Join us on April 16, 2016, at 1 pm in the NAU Cline Library Assembly Hall for a free screening of The Harvey Girls: Opportunity Bound documentary, new Harvey Girl oral histories, and a panel discussion. (At left in the image is Luz Delgadillo Moore, film interviewee and longtime Winslow resident, who worked as a Harvey Girl at the Seligman Harvey Girl during World War II. Photo courtesy of Luz Delgadillo Moore)
There were the more than 100,000 young women who, from the 1880s through the 1960s, left their homes and traveled west to work as waitresses in Harvey House restaurants along the Santa Fe Railroad—including in Arizona.
“For women, it was an amazing opportunity to be independent,” said filmmaker Katrina Parks. “You could leave home, explore the American West, and live in protected circumstances while earning enough money to send back to your family.”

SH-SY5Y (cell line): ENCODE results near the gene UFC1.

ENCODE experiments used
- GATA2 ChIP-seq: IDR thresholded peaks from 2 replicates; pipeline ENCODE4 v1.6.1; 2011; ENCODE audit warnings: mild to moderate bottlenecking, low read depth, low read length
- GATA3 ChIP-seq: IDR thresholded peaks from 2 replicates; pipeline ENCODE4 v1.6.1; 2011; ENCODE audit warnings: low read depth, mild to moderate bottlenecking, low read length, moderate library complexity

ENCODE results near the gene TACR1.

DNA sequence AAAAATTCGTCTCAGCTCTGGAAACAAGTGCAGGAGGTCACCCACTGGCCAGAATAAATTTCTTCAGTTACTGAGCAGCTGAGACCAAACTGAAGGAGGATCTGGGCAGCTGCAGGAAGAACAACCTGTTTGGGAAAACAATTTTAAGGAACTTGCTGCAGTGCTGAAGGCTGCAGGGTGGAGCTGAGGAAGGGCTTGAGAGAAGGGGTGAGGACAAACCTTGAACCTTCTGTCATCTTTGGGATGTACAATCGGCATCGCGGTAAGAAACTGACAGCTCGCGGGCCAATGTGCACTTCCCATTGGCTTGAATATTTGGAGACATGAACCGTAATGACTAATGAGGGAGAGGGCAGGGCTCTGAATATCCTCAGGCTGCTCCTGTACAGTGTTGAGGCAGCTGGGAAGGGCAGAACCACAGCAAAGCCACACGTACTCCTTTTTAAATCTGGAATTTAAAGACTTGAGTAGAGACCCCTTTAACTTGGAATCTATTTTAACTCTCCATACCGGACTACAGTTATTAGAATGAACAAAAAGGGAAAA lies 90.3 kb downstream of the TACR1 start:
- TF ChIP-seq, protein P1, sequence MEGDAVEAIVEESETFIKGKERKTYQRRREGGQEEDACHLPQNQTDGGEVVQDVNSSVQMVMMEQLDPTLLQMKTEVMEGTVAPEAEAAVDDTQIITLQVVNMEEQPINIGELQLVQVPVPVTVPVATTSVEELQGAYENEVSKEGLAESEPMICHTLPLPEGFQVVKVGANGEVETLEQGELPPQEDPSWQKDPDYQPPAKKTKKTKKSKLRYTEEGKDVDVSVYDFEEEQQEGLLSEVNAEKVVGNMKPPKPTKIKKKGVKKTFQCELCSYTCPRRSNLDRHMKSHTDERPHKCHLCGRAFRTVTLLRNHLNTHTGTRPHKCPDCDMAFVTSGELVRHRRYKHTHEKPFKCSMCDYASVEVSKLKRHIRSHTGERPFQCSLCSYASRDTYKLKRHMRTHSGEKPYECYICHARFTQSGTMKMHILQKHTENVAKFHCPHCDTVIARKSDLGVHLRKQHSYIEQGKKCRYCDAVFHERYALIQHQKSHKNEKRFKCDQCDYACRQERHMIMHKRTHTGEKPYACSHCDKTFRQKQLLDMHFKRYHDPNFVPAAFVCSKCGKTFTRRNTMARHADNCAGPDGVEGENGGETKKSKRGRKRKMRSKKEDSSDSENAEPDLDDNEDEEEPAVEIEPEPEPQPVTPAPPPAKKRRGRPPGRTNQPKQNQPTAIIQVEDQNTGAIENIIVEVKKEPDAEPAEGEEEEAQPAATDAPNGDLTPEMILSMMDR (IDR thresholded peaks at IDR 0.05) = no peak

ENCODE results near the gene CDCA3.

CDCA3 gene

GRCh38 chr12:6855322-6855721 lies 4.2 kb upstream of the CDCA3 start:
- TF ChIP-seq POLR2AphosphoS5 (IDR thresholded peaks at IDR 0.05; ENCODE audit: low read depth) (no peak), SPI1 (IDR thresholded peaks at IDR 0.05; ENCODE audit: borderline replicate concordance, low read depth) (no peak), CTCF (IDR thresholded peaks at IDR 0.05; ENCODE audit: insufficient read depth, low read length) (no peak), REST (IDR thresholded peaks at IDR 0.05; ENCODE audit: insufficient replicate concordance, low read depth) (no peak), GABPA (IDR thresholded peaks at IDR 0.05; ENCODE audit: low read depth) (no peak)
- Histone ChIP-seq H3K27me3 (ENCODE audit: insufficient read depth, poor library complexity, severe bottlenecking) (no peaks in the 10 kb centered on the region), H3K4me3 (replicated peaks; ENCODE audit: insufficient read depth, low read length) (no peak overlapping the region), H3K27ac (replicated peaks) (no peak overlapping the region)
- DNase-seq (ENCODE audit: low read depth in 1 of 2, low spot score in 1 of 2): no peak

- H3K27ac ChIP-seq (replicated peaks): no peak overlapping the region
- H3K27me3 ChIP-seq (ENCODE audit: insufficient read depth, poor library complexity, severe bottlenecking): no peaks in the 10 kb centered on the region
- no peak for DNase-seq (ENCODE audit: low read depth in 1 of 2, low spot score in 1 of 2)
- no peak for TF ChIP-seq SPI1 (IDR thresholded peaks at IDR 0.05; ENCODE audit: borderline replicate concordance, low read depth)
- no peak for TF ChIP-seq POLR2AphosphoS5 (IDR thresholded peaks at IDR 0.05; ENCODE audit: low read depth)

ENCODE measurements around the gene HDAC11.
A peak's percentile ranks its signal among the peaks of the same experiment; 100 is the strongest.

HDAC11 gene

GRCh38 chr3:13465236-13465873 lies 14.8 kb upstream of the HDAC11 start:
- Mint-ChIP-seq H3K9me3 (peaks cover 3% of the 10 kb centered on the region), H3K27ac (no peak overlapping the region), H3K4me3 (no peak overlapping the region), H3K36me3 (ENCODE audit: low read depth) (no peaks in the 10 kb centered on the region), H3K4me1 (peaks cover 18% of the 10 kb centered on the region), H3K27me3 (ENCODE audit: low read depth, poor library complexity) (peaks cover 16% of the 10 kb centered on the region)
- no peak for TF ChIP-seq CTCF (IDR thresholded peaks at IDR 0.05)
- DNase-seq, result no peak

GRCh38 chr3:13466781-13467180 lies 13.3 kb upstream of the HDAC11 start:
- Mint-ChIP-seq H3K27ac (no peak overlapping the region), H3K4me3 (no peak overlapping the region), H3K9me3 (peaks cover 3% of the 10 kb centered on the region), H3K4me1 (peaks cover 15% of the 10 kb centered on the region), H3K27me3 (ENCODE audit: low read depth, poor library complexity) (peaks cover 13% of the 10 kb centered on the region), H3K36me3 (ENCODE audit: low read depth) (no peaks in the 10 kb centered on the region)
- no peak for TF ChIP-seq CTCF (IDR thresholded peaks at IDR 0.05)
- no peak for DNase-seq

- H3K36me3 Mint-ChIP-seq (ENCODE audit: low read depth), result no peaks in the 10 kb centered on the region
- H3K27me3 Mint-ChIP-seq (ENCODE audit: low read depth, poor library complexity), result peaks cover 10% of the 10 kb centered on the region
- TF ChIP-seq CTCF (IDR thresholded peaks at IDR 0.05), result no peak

Following the original documentary at 1 pm, there will be a screening of new interviews and a panel discussion with Parks, women’s history expert Dr. Heidi Osselaer, Hopi Harvey Project Manager Colleen Lucero, and Old Trails Museum Director Ann-Mary Lutzick at 2 pm.
The panelists will place the Harvey Girls within a larger women’s history context and discuss the significant impact the Harvey Girls had on the workplace, the hospitality business, and the development of the American West. They will also offer a more diverse perspective on the Harvey Girl experience than has been recorded and shared with the public to date. By continuing to gather oral histories, the public’s understanding of who
the Harvey Girls were continues to evolve.
The screening and panel discussion take place in conjunction with the NAU Cline Library’s exhibit, Fred Harvey: Branding the Southwest, which is sponsored by the Flagstaff Arts Council, the BBB of Flagstaff, Flagstaff 365, and the Grand Canyon National Park Lodges. The event is made possible by Arizona Humanities.